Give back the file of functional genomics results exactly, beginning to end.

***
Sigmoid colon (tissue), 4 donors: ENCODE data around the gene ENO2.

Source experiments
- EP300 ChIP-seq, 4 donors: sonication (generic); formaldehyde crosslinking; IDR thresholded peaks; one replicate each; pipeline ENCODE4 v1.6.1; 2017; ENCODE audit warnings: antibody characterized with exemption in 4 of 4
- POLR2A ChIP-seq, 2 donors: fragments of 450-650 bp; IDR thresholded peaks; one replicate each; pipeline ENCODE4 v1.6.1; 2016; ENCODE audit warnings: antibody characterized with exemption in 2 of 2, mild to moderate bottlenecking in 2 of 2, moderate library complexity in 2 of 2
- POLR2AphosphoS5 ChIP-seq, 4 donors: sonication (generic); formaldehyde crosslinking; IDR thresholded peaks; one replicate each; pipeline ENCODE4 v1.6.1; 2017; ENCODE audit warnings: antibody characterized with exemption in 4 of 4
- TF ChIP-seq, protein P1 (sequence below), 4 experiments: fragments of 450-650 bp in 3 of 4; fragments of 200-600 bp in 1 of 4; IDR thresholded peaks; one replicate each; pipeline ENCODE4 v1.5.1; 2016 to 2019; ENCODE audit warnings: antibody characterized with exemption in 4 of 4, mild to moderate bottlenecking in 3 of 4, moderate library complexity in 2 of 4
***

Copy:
Sigmoid colon (tissue), 4 donors: ENCODE data around the gene ENO2.

Source experiments
- EP300 ChIP-seq, 4 donors: sonication (generic); formaldehyde crosslinking; IDR thresholded peaks; one replicate each; pipeline ENCODE4 v1.6.1; 2017; ENCODE audit warnings: antibody characterized with exemption in 4 of 4
- POLR2A ChIP-seq, 2 donors: fragments of 450-650 bp; IDR thresholded peaks; one replicate each; pipeline ENCODE4 v1.6.1; 2016; ENCODE audit warnings: antibody characterized with exemption in 2 of 2, mild to moderate bottlenecking in 2 of 2, moderate library complexity in 2 of 2
- POLR2AphosphoS5 ChIP-seq, 4 donors: sonication (generic); formaldehyde crosslinking; IDR thresholded peaks; one replicate each; pipeline ENCODE4 v1.6.1; 2017; ENCODE audit warnings: antibody characterized with exemption in 4 of 4
- TF ChIP-seq, protein P1 (sequence below), 4 experiments: fragments of 450-650 bp in 3 of 4; fragments of 200-600 bp in 1 of 4; IDR thresholded peaks; one replicate each; pipeline ENCODE4 v1.5.1; 2016 to 2019; ENCODE audit warnings: antibody characterized with exemption in 4 of 4, mild to moderate bottlenecking in 3 of 4, moderate library complexity in 2 of 4